PMID# 15956160
Abstract

Background
There is an increasing body of evidence that Magnetic Resonance Imaging-occult tissue damage is an important component of Primary/Progressive Multiple Sclerosis (PPMS) pathology.

Proton Magnetic Resonance Spectroscopy (1H-MRS) can be used to measure in vivo Whole-Brain N-AcetylAspartate (WBNAA) concentrations, the decrease of whose levels is considered a marker of Neuronal-Axonal injury.

Objectives
To study WBNAA 1H-MRS as a tool to provide information about irreversible Brain damage in PPMS and to investigate the relationship between WBNAA and other Magnetic Resonance Imaging measures of MS disease burden, including Brain Atrophy.

Methods
The following Magnetic Resonance pulse sequences of the Brain were obtained from 32 patients with PPMS and 16 age-matched healthy subjects: (1) Dual-Echo Turbo Spin-Echo; (2) T1-weighted Spin-Echo; and (3) 1H-MRS to measure WBNAA concentration.

Brain total Lesion Volumes were measured. Normalized Brain Volumes were calculated using a fully automated technique. Absolute WBNAA amounts were calculated using a phantom replacement method and were then corrected for individual subjects' Brain size.

Results
Levels of WBNAA concentrations and Normalized Brain Volumes were significantly lower in patients with PPMS (mean values, 10.2 mm and 1500.0 mL, respectively) than in healthy controls (mean values, 12.9 mm and 1585.2 mL).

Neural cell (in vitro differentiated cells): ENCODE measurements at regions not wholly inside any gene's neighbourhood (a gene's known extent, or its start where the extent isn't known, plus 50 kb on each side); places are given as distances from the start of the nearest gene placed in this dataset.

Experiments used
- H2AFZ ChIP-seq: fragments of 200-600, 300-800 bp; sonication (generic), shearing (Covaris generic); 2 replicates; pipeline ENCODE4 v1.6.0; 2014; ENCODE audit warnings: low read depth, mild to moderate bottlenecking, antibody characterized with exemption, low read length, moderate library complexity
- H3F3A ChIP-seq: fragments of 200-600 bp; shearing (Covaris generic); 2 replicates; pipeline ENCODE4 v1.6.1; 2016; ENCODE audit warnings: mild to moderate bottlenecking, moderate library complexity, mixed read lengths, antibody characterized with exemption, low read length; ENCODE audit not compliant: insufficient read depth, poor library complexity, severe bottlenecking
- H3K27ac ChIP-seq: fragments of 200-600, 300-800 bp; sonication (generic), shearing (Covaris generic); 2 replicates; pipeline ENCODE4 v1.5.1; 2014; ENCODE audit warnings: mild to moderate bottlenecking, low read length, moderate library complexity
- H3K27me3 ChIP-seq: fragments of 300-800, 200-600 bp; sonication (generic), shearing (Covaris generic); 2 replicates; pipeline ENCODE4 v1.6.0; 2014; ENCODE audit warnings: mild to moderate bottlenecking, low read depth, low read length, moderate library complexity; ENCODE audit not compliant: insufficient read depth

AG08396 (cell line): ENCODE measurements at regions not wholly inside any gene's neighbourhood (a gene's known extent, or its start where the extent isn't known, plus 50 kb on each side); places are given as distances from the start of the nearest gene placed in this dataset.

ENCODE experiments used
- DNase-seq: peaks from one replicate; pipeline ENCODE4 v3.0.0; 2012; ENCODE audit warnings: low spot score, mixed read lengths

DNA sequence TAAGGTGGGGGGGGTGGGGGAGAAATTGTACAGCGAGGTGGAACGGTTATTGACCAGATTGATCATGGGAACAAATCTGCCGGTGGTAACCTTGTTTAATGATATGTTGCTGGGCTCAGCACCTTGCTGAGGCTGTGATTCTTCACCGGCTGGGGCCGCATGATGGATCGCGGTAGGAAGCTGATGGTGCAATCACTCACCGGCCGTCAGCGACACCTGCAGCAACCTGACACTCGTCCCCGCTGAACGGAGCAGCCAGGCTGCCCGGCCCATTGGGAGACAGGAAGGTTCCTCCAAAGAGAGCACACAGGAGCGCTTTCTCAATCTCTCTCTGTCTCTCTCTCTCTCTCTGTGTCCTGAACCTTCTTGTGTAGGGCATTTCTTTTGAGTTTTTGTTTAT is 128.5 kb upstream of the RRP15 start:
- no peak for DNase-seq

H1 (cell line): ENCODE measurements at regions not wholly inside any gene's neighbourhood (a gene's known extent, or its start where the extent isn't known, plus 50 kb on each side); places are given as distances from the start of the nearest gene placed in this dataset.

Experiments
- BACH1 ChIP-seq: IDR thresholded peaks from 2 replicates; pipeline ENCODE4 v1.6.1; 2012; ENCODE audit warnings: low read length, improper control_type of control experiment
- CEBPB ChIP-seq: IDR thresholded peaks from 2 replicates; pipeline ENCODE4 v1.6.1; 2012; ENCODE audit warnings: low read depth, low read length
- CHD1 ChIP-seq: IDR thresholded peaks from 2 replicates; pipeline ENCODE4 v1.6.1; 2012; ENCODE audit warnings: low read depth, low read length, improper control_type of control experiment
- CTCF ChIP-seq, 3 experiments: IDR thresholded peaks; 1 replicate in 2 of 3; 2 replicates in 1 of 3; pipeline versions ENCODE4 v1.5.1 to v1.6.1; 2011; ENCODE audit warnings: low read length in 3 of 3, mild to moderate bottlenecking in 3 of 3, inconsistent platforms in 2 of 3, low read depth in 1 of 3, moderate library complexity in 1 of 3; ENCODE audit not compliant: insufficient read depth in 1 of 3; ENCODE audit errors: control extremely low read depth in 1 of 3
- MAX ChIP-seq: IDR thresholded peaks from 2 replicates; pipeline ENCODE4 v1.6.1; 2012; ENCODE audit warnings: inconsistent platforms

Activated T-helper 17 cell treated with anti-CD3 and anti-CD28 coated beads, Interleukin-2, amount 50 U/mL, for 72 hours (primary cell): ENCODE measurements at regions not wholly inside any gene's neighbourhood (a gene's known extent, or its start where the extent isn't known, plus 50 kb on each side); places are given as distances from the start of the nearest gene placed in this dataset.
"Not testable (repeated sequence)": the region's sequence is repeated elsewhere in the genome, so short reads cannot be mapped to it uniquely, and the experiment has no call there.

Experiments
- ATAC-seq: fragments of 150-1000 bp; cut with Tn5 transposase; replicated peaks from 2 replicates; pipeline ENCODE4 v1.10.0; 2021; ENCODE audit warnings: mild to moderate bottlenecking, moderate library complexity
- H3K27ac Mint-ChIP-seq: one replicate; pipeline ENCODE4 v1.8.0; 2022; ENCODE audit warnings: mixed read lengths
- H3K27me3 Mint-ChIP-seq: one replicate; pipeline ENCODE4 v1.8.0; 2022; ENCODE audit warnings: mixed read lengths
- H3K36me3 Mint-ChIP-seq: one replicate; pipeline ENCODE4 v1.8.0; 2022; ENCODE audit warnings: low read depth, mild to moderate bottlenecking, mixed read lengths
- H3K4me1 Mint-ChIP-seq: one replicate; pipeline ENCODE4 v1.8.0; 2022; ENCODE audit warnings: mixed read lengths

Both WBNAA concentrations and Normalized Brain Volumes were included as independent factors in the final model of a multivariable analysis predicting the subjects' condition.

No significant correlations were found between WBNAA values and normalized Brain Volumes, WBNAA and T2-weighted or T1-weighted lesion volumes.

Conclusions
Axonal-Neuronal damage in the Brain of patients with PPMS seems to occur, at least partially, independently of the burden of Magnetic Resonance Imaging-visible lesions.

Whole-Brain N-AcetylAspartate values and Normalized Brain Volumes were unrelated in this cohort, thereby suggesting that 1H-MRS and Atrophy assessment may provide in vivo complementary information about the actual extent of Brain damage in PPMS.



#4

Mean Diffusivity And Fractional Anisotropy Histogram Analysis Of The Cervical Cord In MS Patients

Valsasina P, Rocca MA, Agosta F, Benedetti B, Horsfield MA, Gallo A, Rovaris M, Comi G, Filippi M
Neuroimage 2005 Jul 1;26(3):822-8
Scientific Institute and University Ospedale San Raffaele, NeuroImaging Research Unit, Department of Neurology, Via Olgettina, 60, 20132 Milan, Italy
PMID# 15955492
Abstract

The Spinal Cord is frequently involved in Multiple Sclerosis (MS), and Cord damage may be an important contributor to disability. Diffusion Tensor Magnetic Resonance Imaging (DT-MRI) provides quantitative information about the structural and orientational features of the Central Nervous System.

In order to assess whether Diffusion Tensor-derived measures of Cord tissue damage are related to clinical disability, Mean Diffusivity (MD) and Fractional Anisotropy (FA) Histograms from the Cervical Cord were acquired from a large cohort of MS patients.